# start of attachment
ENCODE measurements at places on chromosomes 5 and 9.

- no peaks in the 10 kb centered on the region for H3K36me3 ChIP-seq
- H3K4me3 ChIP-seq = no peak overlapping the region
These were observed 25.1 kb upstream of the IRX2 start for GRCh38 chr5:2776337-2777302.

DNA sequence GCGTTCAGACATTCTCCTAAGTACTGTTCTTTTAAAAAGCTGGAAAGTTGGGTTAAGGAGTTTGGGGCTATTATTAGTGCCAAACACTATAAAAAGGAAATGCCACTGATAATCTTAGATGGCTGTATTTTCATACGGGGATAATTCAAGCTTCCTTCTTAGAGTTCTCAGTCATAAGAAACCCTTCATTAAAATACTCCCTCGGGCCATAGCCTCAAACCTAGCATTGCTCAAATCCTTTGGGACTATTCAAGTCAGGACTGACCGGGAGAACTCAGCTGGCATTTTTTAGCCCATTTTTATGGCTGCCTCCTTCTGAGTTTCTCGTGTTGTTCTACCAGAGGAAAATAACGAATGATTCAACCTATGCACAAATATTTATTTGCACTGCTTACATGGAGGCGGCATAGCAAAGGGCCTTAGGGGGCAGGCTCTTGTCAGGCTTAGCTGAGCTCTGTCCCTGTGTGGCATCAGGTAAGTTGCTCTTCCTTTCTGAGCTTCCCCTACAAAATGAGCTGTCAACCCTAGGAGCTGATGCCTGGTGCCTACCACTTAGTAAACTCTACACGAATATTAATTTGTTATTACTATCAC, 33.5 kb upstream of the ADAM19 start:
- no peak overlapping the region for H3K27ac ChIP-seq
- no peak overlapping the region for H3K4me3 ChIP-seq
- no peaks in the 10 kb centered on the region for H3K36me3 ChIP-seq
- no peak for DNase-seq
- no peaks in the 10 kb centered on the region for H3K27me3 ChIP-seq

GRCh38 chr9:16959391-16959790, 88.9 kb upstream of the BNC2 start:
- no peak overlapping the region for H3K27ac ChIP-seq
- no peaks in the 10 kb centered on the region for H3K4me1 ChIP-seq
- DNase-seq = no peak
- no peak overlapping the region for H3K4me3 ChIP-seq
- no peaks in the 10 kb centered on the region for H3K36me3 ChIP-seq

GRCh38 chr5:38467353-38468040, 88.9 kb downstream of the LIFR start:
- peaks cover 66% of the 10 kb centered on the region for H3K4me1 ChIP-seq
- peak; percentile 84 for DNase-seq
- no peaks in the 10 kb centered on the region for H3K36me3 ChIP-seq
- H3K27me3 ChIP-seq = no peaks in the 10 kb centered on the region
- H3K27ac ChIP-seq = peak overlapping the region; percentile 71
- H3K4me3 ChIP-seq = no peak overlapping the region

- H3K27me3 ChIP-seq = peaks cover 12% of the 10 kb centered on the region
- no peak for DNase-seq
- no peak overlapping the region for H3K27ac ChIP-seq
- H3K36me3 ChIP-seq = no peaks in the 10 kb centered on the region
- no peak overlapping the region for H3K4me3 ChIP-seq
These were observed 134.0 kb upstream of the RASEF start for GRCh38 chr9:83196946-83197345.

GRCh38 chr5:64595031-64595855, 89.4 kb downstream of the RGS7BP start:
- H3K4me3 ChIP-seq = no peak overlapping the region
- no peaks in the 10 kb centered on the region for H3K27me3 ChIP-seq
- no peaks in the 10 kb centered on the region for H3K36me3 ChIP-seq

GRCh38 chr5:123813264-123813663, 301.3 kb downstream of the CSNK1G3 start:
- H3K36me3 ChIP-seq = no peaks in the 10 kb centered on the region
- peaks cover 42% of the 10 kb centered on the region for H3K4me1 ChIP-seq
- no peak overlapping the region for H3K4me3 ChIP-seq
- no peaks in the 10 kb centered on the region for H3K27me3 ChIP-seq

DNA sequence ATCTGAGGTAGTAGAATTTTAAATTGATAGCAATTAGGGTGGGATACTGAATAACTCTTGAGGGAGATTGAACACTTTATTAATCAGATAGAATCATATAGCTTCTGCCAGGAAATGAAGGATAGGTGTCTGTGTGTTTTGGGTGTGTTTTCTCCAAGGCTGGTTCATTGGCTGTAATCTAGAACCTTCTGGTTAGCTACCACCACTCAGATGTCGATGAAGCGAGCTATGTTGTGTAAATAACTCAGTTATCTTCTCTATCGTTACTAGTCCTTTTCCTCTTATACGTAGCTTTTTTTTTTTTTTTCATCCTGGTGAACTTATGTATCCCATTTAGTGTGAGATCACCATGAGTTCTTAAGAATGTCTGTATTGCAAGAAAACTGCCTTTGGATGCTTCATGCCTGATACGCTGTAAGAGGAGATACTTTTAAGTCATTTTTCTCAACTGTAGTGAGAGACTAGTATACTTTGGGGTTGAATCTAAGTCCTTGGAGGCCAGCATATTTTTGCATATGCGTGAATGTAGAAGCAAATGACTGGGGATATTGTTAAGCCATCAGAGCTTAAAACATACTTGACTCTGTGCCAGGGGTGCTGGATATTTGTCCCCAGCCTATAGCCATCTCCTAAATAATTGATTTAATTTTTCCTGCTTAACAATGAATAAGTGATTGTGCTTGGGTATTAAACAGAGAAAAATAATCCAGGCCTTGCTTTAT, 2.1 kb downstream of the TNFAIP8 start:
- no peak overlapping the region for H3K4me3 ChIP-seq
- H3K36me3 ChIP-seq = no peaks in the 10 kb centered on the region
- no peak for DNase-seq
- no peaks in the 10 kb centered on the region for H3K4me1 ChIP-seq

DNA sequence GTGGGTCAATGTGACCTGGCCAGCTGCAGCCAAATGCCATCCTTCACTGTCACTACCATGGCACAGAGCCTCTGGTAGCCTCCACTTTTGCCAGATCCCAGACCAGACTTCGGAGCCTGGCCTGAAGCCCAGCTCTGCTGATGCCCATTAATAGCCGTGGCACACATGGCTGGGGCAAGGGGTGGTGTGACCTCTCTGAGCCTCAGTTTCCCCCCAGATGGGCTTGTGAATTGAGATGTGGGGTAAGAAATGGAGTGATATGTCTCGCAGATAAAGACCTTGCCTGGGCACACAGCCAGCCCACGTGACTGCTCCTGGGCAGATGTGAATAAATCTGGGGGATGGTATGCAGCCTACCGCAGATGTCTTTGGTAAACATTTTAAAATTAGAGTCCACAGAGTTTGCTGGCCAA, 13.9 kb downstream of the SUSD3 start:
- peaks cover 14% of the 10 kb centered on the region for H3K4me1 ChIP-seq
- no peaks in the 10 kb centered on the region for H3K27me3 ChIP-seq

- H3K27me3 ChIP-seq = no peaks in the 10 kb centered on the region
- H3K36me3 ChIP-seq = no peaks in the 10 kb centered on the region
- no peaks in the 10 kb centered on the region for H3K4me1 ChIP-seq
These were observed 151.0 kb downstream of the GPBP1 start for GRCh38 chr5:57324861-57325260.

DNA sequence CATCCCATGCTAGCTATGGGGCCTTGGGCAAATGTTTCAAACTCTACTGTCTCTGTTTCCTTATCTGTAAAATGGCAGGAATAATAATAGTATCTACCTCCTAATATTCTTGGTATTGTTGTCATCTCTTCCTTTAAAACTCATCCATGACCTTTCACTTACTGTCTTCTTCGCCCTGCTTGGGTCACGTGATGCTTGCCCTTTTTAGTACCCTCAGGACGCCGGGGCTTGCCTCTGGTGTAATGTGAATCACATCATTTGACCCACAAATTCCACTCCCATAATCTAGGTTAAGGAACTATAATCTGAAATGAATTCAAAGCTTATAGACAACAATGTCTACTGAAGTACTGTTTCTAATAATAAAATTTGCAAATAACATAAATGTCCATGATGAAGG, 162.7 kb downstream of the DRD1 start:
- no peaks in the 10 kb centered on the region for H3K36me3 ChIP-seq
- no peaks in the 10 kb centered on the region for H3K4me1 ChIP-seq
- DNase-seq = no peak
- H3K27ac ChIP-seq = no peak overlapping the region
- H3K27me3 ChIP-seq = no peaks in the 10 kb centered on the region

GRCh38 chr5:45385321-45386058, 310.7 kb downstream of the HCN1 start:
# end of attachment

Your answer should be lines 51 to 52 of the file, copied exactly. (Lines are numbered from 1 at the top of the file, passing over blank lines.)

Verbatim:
DNA sequence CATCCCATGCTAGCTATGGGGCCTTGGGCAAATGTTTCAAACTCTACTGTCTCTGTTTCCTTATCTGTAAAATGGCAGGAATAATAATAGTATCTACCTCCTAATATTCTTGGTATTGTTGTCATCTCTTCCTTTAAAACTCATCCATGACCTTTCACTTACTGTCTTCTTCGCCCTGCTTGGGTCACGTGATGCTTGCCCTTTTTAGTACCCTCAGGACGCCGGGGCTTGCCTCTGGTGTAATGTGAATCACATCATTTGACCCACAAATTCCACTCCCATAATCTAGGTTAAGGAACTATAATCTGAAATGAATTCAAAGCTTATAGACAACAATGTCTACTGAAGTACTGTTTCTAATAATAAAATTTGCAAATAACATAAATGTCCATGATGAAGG, 162.7 kb downstream of the DRD1 start:
- no peaks in the 10 kb centered on the region for H3K36me3 ChIP-seq